I have always been interested in “things.” Some would call the particular affliction ‘gear-head,’ some would call it fetishism, some would call simply call it obsessive. My fascinations have always followed a similar vein: expensive, of solid build, thoughtful, inventively expressed, and bespoke. In short: I was the perfect boutique buyer, and I always had a small collection of gadgets and items at my disposal that my family endlessly mocked me for: from small batch whiskey-soaked toothpicks to origami-inspired electric camping lanterns.

My propensity for gear-heavy sports, careers, and hobbies has not helped in this regard. I am forever besought by the need to own equipment: wetsuits, jackets, thermal layers, specialized shoes, cameras, computers and other devices. My pragmatism and passion for design & creativity underscore this: I love beautiful things and I love things that function beautifully.

Add to this the fact that inventiveness is at an all-time high and the power of the internet as a globalizing medium has allowed all of the brilliant inventors with progressive ideas access to my email inbox and it is easy to see how such obsessions could become debilitating.

In fact, they were. While I was raised too well to be materialistic in theory, my desire for material things grew as my exposure continued. At one point I was plugged into an endlessly exciting, yet bottomless community of products deserving of fetishization; Synthetically engineered wool shirts that stretch like spandex; ultra-light paper-thin pocket knifes; swiss-made hand-painted axes and modular backpacks. I developed a love for product design, and passionately followed these communities. I told myself that it was just interest — and it was.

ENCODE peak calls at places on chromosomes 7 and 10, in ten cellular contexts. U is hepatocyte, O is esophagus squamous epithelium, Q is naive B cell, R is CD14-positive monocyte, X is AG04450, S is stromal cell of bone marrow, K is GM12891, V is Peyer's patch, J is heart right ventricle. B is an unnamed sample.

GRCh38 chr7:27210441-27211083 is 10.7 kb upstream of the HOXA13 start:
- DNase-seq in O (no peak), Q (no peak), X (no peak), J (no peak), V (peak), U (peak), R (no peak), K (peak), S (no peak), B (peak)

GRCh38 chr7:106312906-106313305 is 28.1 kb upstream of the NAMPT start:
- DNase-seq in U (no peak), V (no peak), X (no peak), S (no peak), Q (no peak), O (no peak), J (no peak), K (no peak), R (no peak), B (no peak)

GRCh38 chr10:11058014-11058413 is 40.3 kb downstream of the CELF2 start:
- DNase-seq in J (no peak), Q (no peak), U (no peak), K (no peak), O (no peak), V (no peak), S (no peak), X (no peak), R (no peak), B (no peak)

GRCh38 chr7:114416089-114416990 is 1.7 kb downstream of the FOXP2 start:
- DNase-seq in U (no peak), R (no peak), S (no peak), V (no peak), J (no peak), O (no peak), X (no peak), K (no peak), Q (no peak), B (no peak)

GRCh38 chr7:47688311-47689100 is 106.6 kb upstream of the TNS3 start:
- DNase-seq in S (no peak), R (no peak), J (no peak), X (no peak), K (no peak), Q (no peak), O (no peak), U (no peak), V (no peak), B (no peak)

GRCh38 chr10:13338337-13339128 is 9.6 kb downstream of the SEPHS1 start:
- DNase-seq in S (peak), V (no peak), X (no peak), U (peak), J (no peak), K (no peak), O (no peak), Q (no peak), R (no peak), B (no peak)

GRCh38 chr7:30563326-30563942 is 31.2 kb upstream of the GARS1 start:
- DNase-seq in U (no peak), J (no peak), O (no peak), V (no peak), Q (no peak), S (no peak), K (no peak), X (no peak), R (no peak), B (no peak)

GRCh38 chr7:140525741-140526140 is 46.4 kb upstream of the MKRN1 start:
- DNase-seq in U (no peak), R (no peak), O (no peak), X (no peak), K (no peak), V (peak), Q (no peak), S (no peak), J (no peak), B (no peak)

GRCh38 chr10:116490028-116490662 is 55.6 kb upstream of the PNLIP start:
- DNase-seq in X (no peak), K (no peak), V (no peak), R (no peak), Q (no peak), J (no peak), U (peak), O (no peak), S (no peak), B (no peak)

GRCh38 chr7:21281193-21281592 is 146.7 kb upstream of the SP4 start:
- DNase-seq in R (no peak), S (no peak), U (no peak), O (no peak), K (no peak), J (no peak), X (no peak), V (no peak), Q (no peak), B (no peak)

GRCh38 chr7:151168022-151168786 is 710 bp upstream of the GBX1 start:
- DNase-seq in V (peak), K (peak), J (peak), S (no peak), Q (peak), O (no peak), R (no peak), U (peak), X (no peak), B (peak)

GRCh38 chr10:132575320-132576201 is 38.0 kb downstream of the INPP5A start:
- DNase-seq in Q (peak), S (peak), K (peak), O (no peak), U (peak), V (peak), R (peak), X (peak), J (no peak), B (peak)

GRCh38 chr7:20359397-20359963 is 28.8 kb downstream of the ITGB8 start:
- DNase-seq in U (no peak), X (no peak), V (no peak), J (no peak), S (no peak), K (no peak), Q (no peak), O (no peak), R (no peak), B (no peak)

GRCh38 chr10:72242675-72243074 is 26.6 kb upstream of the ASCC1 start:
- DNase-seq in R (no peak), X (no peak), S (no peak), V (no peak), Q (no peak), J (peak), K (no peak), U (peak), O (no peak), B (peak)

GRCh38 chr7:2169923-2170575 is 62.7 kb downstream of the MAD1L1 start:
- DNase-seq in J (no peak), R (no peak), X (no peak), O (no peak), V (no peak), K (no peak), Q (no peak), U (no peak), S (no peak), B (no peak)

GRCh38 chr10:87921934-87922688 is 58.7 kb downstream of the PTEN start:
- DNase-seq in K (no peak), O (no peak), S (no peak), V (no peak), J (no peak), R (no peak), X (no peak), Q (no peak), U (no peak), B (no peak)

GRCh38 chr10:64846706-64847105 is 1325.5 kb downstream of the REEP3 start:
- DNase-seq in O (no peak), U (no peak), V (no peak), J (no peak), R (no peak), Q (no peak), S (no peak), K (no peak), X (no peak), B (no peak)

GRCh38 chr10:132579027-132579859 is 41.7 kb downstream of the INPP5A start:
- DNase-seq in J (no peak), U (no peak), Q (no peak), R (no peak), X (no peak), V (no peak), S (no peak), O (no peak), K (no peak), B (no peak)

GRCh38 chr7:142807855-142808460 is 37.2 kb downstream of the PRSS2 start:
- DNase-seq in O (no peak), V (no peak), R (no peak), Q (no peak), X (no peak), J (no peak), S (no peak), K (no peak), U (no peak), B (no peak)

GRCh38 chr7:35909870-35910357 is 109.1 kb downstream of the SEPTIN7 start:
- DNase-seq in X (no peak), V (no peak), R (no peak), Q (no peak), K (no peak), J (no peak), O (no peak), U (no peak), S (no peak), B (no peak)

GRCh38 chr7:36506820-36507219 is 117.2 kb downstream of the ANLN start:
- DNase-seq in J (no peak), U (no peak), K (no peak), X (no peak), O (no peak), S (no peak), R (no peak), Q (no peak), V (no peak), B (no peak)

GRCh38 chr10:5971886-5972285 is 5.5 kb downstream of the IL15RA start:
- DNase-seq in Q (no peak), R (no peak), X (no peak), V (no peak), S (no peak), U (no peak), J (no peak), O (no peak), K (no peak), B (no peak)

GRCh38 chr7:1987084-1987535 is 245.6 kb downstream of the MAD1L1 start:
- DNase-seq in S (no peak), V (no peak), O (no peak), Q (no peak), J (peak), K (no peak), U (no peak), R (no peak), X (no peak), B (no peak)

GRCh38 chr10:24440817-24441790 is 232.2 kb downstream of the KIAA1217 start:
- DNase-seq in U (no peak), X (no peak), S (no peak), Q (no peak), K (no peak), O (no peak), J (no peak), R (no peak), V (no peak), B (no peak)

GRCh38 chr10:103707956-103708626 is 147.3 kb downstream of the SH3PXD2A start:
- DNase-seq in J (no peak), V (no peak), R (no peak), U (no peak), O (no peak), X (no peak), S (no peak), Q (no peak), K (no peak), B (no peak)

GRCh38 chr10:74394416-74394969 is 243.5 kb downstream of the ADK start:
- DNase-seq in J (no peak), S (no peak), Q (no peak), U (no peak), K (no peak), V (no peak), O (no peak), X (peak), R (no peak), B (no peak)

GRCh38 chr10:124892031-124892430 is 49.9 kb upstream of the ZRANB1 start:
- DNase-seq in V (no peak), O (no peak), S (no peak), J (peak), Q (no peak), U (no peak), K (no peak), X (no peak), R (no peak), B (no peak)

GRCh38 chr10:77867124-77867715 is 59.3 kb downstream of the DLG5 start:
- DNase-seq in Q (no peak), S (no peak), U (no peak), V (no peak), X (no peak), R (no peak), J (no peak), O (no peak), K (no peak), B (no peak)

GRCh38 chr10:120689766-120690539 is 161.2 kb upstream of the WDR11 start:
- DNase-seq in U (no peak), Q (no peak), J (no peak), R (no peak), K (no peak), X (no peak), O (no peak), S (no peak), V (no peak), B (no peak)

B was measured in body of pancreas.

But if I have always been attracted to such ‘things,’ I have rarely been able to afford them, and this dissonance frustrated me with gradually increasing severity. I would get wind of some new beautifully and fascinatingly functional object — yet after excitement over the find, I would experience a fleeting regret. I could never own all these things. My status as a student and commitment to many already-expensive hobbies has always kept me from amassing much spending money. Occasionally I would make a purchase; but there would always be more beautiful, inventive things and the fleeting regrets continued.

Then I moved to Asia. I found myself in countries where globalized trade has not been fully allowed to move in. High import taxes and inconsistent postal service made it inconvenient to purchase goods from abroad. And a strange shift happened; I slowly an unconsciously stopped participating in these communities — eventually I unsubscribed to them all. The interest was still there, but the frustration over lack of access was greater. I plugged into communities of creatives instead who are designing such things… not simply talking about them. Environment also had a profound effect. Being in a community of people who live happily below our developed-country poverty lines makes the whiskey-soaked toothpicks seem unnecessary, especially when the cost of a vial could feed a family for a week.

Now I find that instead of dreaming about the inventions of others, I dream about inventions of my own. I still love the ‘gear,’ and I still aspire to fill my life with simple, beautiful and well-made things. The desire is still there; I am still the same human; but it is tempered by a stronger desire to finance my own creations and it is no longer bottomless chalice that refills every time I check my email.